Individuals with a certain type of brain damage live a kind of shadow life. They can converse, get around perfectly well, and even learn many types of skills that may be new for them: how to ride a bike, for example.
But these individuals can’t remember a single fact from day to day, hour to hour, and even minute to minute. In effect–and even though some retain memories dating back before the damage occurred–they’re imprisoned in the present.
These individuals have lost the use of a small but critical paired structure buried deep in the brain. Called the hippocampus because it’s vaguely shaped like a seahorse, the structure is critical in forming memories, says MIT’s Matthew Wilson.
“Patients with serious hippocampal damage can learn and remember new physical skills,” he notes, “but they can’t form memories of the people, places and events in their lives.”
Wilson, an assistant professor of brain and cognitive sciences, has worked hard to puzzle out how the hippocampus works as catalyst for memory formation. Much of his current research is focused on the intriguing question of whether the hippocampus, in concert with memory machinery elsewhere in the brain, actually helps ensure that particular memories will become enduring ones as we sleep.
Feats of memory
Such research is part of a vital enterprise. The memory is a powerful system, and while the feats of a select few–like the individuals who can flawlessly recite lists of 100 or more numbers heard decades earlier–draw the spotlight, the memories of average individuals are impressive, too. Many of us, for instance, have memories that can store images of an estimated 10,000 or more faces.
When memory breaks down, though, the results can be tragic. Alzheimer’s disease, which afflicts 4 million in the U.S. alone, often so damages victims’ memories they lose any sense of identity.
What’s to be done? Wilson thinks we need explore just how it is that tiny electrical and chemical events in the brain can translate into remembering that song, that fragrance, or that long-ago experience.
The faculty member, who majored in electrical engineering as an undergraduate, says he was “always interested in cognition and intelligence.” So, as a grad student at Caltech, he set out to create a computer model of one part of the brain.
“What I discovered,” he says, “is that building such a model required a degree of understanding we didn’t possess.”
He thus decided he needed to probe the brain at the level of its individual cells, and of the minuscule links among those cells. (One of the brain’s striking features is that each of its billions of neurons-the organ’s computing cells-may have thousands of links to other neurons.) He put his engineering skills to work again, creating a unique instrument that can detect which of100 or more brain cells packed into a pinhead-sized space are firing.
Working with Nobel laureate MIT biologist Susumu Tonegawa, Wilson used the device to probe cells in the hippocampus. The researchers found that when the lab mice under scrutiny navigated a maze, the targeted cells fired in predictable succession like bulbs on a Las Vegas billboard. “We could basically track where the animals were by monitoring which cells were firing,” says Wilson.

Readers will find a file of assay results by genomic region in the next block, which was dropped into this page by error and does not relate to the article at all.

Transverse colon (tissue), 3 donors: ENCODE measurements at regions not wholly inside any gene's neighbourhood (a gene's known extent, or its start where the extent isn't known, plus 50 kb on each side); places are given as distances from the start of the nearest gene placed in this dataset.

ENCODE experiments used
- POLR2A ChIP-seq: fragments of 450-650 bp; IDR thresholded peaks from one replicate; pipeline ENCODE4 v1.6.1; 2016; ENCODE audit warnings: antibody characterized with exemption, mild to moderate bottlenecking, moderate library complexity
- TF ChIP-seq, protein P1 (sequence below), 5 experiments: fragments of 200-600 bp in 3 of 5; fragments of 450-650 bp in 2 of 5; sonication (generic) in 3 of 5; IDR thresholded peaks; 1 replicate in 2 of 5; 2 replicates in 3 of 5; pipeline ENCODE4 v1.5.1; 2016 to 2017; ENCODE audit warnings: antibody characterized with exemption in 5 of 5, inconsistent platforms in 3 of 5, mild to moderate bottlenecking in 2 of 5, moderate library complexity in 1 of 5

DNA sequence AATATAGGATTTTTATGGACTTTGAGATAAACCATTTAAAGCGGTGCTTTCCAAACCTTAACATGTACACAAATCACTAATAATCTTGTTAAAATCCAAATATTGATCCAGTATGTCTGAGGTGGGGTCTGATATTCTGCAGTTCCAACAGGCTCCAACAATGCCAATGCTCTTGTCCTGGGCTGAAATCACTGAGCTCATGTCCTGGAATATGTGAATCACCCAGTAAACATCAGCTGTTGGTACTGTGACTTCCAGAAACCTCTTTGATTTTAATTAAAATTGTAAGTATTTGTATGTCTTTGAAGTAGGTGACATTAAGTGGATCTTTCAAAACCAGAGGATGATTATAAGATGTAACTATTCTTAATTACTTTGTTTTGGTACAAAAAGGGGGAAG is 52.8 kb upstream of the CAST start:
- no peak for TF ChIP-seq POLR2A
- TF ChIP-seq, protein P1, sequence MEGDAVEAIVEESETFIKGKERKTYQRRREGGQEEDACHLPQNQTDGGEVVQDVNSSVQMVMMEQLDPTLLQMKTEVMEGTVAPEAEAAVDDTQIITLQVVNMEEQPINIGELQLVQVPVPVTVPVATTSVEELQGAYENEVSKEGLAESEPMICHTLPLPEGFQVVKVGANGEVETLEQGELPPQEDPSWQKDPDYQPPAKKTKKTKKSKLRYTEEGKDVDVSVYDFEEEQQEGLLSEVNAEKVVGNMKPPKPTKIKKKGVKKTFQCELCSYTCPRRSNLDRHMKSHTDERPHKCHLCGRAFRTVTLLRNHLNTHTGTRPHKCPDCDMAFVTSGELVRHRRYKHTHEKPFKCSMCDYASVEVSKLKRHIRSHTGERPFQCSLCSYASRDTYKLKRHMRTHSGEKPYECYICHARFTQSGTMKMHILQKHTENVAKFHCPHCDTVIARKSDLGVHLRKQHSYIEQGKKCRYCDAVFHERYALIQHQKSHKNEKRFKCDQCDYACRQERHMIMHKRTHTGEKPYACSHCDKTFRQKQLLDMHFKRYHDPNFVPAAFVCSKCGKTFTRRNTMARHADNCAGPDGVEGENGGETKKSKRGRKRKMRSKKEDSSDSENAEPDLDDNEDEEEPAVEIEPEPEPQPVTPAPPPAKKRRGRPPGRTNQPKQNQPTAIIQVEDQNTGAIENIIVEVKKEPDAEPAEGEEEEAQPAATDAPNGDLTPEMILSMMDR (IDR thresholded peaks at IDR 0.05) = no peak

The researchers also tested animals where those same cells lacked a key neurochemical–an approach made possible by Tonegawa’s heralded technique for “knocking out” individual genes in selected cells. In this group, the cells fired helter-skelter, and the animals, unlike their untreated counterparts, failed hopelessly at learning the lay-out of mazes.
The study, among other lessons, highlights the extent to which memory is about coordination. Wilson, noting that his mother was trained as an opera singer, makes the point in a vivid way. “If you went to the same opera 1,000 times,” he says, “but your brain couldn’t coordinate your memories of different aspects of the work, you wouldn’t remember that opera.”
Wilson has since begun exploring the extent to which dreams play a role in memory. “The idea,” he says, “is that we often dream about things that are significant for us, and that this can lead to the formation of long-term memories.”
That doesn’t mean a bone-chilling nightmare is an example of memory consolidation at work. Wilson says, in fact, that the dreams involved in consolidating memories are unlikely to be the kind that wake us up, or even enter our conscious thoughts.
He also notes, though, that the hippocampus actively communicates during dreams with parts of the brain where long-term memories are lodged. There are signs, he adds, at least some of this back-and-forth represents a sorting process that leads us to retain some memories while letting others slip away.
Wilson is quick to concede that finding patterns in the way selected brain cells fire during sleep is a long way from defining a specific role for dreams in memory, much less understanding the workings of the memory as a whole. Still, he says science doesn’t have to pin down the role of all memory-related brain cells–which doubtless number in the billions–to help those with impaired memories.
“One working definition of understanding memory is to ask, Do we know enough to intervene in a way that improves the memories of people like Alzheimer’s patients?” he says. “I believe that that will happen well within my professional lifetime, and maybe within the next several years.